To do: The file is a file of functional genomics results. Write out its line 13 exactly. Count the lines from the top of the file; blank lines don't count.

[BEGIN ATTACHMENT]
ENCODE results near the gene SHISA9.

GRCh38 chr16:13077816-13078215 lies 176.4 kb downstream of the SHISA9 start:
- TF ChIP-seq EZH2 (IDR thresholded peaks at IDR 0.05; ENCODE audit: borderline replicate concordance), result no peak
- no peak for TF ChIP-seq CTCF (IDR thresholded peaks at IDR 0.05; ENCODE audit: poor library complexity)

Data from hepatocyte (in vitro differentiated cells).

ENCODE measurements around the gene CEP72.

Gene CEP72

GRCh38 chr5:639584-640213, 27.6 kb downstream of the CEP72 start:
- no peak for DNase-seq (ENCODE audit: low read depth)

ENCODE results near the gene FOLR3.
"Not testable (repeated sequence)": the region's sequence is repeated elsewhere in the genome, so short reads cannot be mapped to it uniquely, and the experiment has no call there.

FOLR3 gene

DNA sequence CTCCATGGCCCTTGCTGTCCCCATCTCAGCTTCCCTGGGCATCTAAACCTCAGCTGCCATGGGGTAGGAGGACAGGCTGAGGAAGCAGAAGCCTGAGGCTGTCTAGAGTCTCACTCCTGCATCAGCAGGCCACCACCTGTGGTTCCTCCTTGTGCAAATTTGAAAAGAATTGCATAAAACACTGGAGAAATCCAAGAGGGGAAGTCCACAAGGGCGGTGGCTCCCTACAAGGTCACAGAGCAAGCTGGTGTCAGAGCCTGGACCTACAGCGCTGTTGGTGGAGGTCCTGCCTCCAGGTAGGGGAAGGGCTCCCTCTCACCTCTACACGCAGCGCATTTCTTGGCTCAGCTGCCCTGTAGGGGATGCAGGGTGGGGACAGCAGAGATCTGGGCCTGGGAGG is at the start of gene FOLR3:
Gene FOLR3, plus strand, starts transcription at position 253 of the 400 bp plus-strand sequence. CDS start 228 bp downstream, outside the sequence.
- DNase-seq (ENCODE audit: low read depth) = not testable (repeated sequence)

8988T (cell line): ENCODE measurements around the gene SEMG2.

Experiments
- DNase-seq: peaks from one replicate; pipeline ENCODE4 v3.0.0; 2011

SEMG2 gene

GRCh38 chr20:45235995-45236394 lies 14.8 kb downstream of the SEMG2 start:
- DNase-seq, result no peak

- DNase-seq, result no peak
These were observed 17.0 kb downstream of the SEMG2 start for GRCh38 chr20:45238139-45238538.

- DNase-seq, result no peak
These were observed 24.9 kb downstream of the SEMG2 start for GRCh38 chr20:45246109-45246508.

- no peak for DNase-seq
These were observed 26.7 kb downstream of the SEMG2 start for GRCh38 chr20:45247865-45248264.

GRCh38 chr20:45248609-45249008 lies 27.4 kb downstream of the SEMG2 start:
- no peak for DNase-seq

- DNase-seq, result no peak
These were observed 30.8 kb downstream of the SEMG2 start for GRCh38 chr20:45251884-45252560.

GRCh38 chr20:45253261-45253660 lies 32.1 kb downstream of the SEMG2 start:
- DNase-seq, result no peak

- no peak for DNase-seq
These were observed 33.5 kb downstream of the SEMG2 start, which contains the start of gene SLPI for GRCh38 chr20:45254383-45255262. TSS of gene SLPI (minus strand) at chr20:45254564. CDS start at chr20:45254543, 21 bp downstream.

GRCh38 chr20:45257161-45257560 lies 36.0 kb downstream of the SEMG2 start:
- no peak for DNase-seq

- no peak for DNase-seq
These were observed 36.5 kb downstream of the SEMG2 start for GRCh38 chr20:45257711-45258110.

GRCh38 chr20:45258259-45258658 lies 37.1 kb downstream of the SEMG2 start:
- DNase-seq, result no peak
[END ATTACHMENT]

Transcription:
DNA sequence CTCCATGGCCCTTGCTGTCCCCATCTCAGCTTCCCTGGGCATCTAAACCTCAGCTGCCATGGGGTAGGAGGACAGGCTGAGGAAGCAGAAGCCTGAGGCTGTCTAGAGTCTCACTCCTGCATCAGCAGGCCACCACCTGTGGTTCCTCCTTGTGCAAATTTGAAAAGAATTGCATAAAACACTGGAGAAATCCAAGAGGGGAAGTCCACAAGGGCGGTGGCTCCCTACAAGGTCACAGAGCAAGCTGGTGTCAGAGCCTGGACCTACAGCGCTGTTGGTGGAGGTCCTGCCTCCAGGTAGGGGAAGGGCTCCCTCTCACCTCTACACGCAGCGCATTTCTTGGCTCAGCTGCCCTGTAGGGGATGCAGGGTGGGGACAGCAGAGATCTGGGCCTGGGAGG is at the start of gene FOLR3: